Monday, April 22, 2013

Finance Is for Cowards

I'm sitting here in the Tanner Building (the building which houses the business school here at BYU) polishing and revising a couple of essays that I wrote for my creative writing class. I'm sitting on a couch just outside of a classroom, typing away on my laptop. Every few minutes a different group of dressed-in-their-Sunday-best business students meets up on the couches around me, goes over the final presentation that they're about to give, and, when called, enter the classroom to present what I've gathered is their semester project for a supply chain business class.

It would seem that this is a senior course of sorts, because their conversations before entering the classroom, when not guided by the particulars of their presentations, invariably turn to the fact that most of them are graduating this week, and how excited they are to finally get out of school so that they can go out and make real money in the real world. You might think I'm exaggerating, but I've literally heard at least 6 different people say some variation of that phrase, all of them emphasizing the money they're going to be making. Mostly I'm envisioning this as their future:

They are a very self-assured, confident, and well-coiffed bunch.

One of these groups (the most recent one to enter the classroom to present their project) has apparently done some work with the Blue Line Deli here in the Tanner Building, and they have brought an employee of the Blue Line to testify as to the positive effects of the project. As they were waiting to go into the classroom, one of the students, looking rather like he'd taken Joseph Gordon-Levitt as his fashion icon of choice (i.e. he looked pretty sharp), was particularly effusive in his happiness that school was almost over and that he was going to go make good money with his finance degree. "Four days," he kept saying, "four days and I'll graduate and be done with school."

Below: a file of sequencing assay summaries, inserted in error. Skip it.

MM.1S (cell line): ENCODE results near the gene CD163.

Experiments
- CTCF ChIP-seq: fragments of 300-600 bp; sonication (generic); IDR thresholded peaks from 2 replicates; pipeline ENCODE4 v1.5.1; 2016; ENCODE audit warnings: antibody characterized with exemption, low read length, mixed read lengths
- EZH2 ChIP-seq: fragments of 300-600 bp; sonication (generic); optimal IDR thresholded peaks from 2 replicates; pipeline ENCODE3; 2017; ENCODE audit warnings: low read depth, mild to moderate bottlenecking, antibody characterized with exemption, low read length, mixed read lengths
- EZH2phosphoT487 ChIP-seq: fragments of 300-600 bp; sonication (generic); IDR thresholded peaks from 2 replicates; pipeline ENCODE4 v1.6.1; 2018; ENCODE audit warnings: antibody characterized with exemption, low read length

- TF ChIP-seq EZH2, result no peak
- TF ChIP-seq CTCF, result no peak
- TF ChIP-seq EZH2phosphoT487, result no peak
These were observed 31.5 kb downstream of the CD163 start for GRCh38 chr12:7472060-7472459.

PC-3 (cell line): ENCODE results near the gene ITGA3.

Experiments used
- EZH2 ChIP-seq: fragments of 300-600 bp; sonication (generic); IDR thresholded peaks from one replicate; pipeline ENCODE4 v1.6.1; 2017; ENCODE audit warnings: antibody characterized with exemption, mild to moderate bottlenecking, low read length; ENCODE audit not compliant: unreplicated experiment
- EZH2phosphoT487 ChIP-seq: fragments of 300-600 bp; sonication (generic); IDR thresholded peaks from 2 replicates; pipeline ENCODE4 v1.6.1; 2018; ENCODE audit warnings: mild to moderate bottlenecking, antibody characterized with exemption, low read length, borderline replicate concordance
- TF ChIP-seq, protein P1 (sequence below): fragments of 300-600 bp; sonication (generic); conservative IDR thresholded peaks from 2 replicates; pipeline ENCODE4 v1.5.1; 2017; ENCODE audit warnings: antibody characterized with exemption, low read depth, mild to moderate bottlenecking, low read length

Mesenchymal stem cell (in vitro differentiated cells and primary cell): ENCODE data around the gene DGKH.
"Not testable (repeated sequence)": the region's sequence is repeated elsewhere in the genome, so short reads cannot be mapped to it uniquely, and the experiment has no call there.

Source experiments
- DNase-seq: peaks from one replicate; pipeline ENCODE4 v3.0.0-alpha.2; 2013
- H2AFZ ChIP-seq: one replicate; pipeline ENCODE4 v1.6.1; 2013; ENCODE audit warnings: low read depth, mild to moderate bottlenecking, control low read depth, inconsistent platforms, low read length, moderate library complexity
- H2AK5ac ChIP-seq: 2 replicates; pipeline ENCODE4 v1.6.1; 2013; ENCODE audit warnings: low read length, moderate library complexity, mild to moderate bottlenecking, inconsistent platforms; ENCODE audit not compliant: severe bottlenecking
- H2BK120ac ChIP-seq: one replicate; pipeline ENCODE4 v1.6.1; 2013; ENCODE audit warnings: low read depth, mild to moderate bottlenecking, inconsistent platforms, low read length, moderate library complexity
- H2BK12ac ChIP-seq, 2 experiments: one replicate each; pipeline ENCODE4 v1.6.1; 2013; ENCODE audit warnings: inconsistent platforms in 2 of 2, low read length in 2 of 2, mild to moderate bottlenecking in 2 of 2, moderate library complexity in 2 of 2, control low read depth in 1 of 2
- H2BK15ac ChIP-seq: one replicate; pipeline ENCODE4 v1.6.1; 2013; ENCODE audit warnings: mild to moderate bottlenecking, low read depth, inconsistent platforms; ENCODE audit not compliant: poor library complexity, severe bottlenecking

After talking about the job he had landed and other glorious aspects of the post-college future, the conversation turned, and the finance major asked the Blue Line employee (also a student, and conspicuously dressed in jeans, sneakers and a polo) what he was studying.

"I'm an animation major."

The finance major paused before responding.

This whole time I had been staring at fixedly at my computer, though I was paying much more attention to the conversation than I was my essay. As the conversation lulled briefly, waiting for some kind of response about the Blue Line worker's animation major, I glanced up at the finance major. As he began to speak, a hint of wistful regret washed over his face as he said, "That's such a cool major. I wish I'd had the guts to study something like that."

The other business students nodded in agreement. My guess is they were probably agreeing more with the sentiment that animation is cool and not the part about not having any guts, but who knows.

Unfortunately, before the conversation could really gain any traction exploring this new confession/admission/revelation of character, the group was called away to give their presentation. And now they've left me wondering about questions of motivation, happiness, and courage in choosing a career path.

They also left me wondering if that half-eaten bag of pretzels they left on the couch is fair game.

Monday, April 1, 2013

Play Ball

"It is played everywhere: in parks and playgrounds, prison yards, in back alleys and farmers’ fields; by small boys and old men, raw amateurs and millionaire professionals. It is a leisurely game that demands blinding speed; the only game in which the defense has the ball. It follows the seasons, beginning each year with the fond expectancy of springtime and ending with the hard facts of autumn.

Americans have played baseball for more than 200 years; while they conquered a continent, warred with each other and with enemies abroad, struggled over labor and civil rights, and with the meaning of freedom.

At its heart lie mythic contradictions: a pastoral game born in crowded cities, an exhilarating democratic sport that tolerates cheating, and has excluded as many as it has included. A profoundly conservative game that often manages to be years ahead of its time. It is an American Odyssey that links sons and daughters to fathers and grandfathers, and it reflects a host of age-old American tensions; between workers and owners, scandal and reform, the individual and the collective.

It is a haunted game in which every player is measured with the ghosts of those who have gone before. Most of all it is about time and timelessness, speed and grace, failure and loss, imperishable hope, and coming home."

--Geoffrey C. Ward, from Ken Burns' Baseball